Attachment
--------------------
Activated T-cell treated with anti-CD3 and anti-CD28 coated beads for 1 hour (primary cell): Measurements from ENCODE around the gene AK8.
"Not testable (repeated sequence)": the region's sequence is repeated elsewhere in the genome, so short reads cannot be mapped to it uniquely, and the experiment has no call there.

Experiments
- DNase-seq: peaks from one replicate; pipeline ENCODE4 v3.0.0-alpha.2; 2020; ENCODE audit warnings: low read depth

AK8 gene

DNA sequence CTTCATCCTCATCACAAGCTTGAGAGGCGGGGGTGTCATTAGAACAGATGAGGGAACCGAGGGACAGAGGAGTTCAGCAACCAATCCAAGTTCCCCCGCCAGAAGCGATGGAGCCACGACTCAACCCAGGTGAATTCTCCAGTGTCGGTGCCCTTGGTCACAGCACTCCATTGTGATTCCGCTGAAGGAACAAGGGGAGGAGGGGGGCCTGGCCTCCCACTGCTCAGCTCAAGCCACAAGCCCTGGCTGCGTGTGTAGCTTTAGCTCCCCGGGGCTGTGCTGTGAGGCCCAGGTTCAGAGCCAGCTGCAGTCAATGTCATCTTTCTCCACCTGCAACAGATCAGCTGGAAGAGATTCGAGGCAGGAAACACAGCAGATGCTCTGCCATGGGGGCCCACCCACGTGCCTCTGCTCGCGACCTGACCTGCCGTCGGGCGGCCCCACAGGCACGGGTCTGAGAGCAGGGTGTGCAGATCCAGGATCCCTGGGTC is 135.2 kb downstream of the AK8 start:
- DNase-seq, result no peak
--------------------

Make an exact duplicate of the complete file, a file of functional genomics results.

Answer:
Activated T-cell treated with anti-CD3 and anti-CD28 coated beads for 1 hour (primary cell): Measurements from ENCODE around the gene AK8.
"Not testable (repeated sequence)": the region's sequence is repeated elsewhere in the genome, so short reads cannot be mapped to it uniquely, and the experiment has no call there.

Experiments
- DNase-seq: peaks from one replicate; pipeline ENCODE4 v3.0.0-alpha.2; 2020; ENCODE audit warnings: low read depth

AK8 gene

DNA sequence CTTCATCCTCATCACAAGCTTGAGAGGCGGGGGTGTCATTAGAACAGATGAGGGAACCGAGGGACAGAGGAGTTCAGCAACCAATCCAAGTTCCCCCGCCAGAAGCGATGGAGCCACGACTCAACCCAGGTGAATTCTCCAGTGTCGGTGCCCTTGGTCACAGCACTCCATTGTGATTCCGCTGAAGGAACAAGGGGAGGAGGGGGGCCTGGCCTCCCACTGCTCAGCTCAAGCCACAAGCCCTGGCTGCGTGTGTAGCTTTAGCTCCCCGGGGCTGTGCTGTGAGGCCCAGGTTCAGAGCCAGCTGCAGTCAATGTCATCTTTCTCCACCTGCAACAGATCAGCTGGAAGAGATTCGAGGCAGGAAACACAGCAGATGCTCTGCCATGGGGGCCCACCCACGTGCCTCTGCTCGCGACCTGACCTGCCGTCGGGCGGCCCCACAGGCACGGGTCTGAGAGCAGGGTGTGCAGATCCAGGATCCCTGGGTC is 135.2 kb downstream of the AK8 start:
- DNase-seq, result no peak